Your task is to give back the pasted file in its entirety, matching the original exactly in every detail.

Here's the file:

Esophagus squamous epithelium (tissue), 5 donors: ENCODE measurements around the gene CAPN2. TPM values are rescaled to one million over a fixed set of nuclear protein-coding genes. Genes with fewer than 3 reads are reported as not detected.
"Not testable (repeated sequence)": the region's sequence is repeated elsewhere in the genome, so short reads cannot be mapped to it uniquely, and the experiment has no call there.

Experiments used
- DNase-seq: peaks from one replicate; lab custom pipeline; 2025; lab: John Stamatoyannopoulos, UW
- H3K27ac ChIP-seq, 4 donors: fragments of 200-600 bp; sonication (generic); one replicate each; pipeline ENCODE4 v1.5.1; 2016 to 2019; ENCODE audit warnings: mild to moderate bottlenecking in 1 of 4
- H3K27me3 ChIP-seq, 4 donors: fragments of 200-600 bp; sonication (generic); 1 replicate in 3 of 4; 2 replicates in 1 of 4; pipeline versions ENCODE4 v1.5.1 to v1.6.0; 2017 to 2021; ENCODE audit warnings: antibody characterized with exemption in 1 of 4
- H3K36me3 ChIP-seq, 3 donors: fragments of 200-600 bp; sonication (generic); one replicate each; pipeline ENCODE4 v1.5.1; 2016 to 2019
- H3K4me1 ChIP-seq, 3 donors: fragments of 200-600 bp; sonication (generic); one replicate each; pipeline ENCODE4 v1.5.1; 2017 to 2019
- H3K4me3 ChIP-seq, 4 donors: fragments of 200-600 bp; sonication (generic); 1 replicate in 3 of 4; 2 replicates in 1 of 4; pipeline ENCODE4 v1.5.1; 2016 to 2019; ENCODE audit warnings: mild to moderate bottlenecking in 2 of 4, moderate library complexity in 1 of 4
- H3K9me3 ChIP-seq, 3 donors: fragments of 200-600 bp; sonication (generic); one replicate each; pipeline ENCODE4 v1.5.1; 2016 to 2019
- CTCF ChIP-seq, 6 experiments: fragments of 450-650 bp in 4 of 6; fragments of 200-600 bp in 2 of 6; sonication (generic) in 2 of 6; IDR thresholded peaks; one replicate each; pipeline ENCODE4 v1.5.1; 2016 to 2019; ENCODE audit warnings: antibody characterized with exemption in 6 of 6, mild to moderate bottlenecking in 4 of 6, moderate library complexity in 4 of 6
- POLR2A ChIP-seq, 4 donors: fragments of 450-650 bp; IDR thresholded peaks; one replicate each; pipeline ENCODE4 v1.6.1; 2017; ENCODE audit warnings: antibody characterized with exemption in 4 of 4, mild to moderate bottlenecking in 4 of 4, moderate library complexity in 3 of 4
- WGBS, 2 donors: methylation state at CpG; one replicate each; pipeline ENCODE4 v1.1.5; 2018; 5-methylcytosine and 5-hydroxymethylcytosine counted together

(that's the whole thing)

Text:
Esophagus squamous epithelium (tissue), 5 donors: ENCODE measurements around the gene CAPN2. TPM values are rescaled to one million over a fixed set of nuclear protein-coding genes. Genes with fewer than 3 reads are reported as not detected.
"Not testable (repeated sequence)": the region's sequence is repeated elsewhere in the genome, so short reads cannot be mapped to it uniquely, and the experiment has no call there.

Experiments used
- DNase-seq: peaks from one replicate; lab custom pipeline; 2025; lab: John Stamatoyannopoulos, UW
- H3K27ac ChIP-seq, 4 donors: fragments of 200-600 bp; sonication (generic); one replicate each; pipeline ENCODE4 v1.5.1; 2016 to 2019; ENCODE audit warnings: mild to moderate bottlenecking in 1 of 4
- H3K27me3 ChIP-seq, 4 donors: fragments of 200-600 bp; sonication (generic); 1 replicate in 3 of 4; 2 replicates in 1 of 4; pipeline versions ENCODE4 v1.5.1 to v1.6.0; 2017 to 2021; ENCODE audit warnings: antibody characterized with exemption in 1 of 4
- H3K36me3 ChIP-seq, 3 donors: fragments of 200-600 bp; sonication (generic); one replicate each; pipeline ENCODE4 v1.5.1; 2016 to 2019
- H3K4me1 ChIP-seq, 3 donors: fragments of 200-600 bp; sonication (generic); one replicate each; pipeline ENCODE4 v1.5.1; 2017 to 2019
- H3K4me3 ChIP-seq, 4 donors: fragments of 200-600 bp; sonication (generic); 1 replicate in 3 of 4; 2 replicates in 1 of 4; pipeline ENCODE4 v1.5.1; 2016 to 2019; ENCODE audit warnings: mild to moderate bottlenecking in 2 of 4, moderate library complexity in 1 of 4
- H3K9me3 ChIP-seq, 3 donors: fragments of 200-600 bp; sonication (generic); one replicate each; pipeline ENCODE4 v1.5.1; 2016 to 2019
- CTCF ChIP-seq, 6 experiments: fragments of 450-650 bp in 4 of 6; fragments of 200-600 bp in 2 of 6; sonication (generic) in 2 of 6; IDR thresholded peaks; one replicate each; pipeline ENCODE4 v1.5.1; 2016 to 2019; ENCODE audit warnings: antibody characterized with exemption in 6 of 6, mild to moderate bottlenecking in 4 of 6, moderate library complexity in 4 of 6
- POLR2A ChIP-seq, 4 donors: fragments of 450-650 bp; IDR thresholded peaks; one replicate each; pipeline ENCODE4 v1.6.1; 2017; ENCODE audit warnings: antibody characterized with exemption in 4 of 4, mild to moderate bottlenecking in 4 of 4, moderate library complexity in 3 of 4
- WGBS, 2 donors: methylation state at CpG; one replicate each; pipeline ENCODE4 v1.1.5; 2018; 5-methylcytosine and 5-hydroxymethylcytosine counted together